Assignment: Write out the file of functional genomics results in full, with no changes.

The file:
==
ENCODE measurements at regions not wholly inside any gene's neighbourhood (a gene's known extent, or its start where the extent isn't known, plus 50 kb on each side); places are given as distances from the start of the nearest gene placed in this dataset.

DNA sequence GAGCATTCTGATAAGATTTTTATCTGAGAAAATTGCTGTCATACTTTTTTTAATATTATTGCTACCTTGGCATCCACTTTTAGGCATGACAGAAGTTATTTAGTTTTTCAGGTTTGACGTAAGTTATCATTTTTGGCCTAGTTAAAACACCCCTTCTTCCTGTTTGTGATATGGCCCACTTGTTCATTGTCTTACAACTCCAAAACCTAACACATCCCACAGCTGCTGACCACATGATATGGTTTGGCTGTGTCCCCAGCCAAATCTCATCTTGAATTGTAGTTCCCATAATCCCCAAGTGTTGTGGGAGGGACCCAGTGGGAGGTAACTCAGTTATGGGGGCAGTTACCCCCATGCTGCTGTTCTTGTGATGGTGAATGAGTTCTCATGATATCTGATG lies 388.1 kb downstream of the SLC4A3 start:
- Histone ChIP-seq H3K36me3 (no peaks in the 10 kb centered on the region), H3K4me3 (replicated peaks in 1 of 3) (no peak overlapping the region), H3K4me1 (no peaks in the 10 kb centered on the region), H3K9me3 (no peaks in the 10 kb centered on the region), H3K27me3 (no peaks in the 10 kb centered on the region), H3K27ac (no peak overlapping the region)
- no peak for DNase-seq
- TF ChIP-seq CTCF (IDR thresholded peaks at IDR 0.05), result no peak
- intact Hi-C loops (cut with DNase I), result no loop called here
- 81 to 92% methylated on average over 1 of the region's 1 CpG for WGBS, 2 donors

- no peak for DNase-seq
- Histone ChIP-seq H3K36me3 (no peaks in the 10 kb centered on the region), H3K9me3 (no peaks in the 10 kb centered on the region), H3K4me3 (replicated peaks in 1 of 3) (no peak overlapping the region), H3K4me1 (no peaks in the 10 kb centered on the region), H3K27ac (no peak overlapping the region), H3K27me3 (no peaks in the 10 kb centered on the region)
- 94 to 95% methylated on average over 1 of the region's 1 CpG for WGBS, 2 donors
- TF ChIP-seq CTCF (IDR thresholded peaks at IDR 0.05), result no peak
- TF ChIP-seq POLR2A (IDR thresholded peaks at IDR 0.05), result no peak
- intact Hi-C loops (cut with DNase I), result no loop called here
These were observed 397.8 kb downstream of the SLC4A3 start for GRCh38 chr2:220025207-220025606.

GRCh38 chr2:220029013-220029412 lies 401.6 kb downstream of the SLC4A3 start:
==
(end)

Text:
ENCODE measurements at regions not wholly inside any gene's neighbourhood (a gene's known extent, or its start where the extent isn't known, plus 50 kb on each side); places are given as distances from the start of the nearest gene placed in this dataset.

DNA sequence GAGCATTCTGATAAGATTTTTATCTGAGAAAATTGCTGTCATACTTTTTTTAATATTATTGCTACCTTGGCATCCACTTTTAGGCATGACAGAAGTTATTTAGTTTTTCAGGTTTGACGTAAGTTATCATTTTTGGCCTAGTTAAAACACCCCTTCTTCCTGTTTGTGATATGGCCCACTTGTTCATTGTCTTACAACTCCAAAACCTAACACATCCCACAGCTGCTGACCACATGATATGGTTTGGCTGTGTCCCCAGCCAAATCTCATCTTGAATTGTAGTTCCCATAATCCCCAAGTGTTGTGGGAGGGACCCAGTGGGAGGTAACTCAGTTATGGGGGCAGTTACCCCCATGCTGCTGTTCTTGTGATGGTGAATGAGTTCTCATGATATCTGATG lies 388.1 kb downstream of the SLC4A3 start:
- Histone ChIP-seq H3K36me3 (no peaks in the 10 kb centered on the region), H3K4me3 (replicated peaks in 1 of 3) (no peak overlapping the region), H3K4me1 (no peaks in the 10 kb centered on the region), H3K9me3 (no peaks in the 10 kb centered on the region), H3K27me3 (no peaks in the 10 kb centered on the region), H3K27ac (no peak overlapping the region)
- no peak for DNase-seq
- TF ChIP-seq CTCF (IDR thresholded peaks at IDR 0.05), result no peak
- intact Hi-C loops (cut with DNase I), result no loop called here
- 81 to 92% methylated on average over 1 of the region's 1 CpG for WGBS, 2 donors

- no peak for DNase-seq
- Histone ChIP-seq H3K36me3 (no peaks in the 10 kb centered on the region), H3K9me3 (no peaks in the 10 kb centered on the region), H3K4me3 (replicated peaks in 1 of 3) (no peak overlapping the region), H3K4me1 (no peaks in the 10 kb centered on the region), H3K27ac (no peak overlapping the region), H3K27me3 (no peaks in the 10 kb centered on the region)
- 94 to 95% methylated on average over 1 of the region's 1 CpG for WGBS, 2 donors
- TF ChIP-seq CTCF (IDR thresholded peaks at IDR 0.05), result no peak
- TF ChIP-seq POLR2A (IDR thresholded peaks at IDR 0.05), result no peak
- intact Hi-C loops (cut with DNase I), result no loop called here
These were observed 397.8 kb downstream of the SLC4A3 start for GRCh38 chr2:220025207-220025606.

GRCh38 chr2:220029013-220029412 lies 401.6 kb downstream of the SLC4A3 start: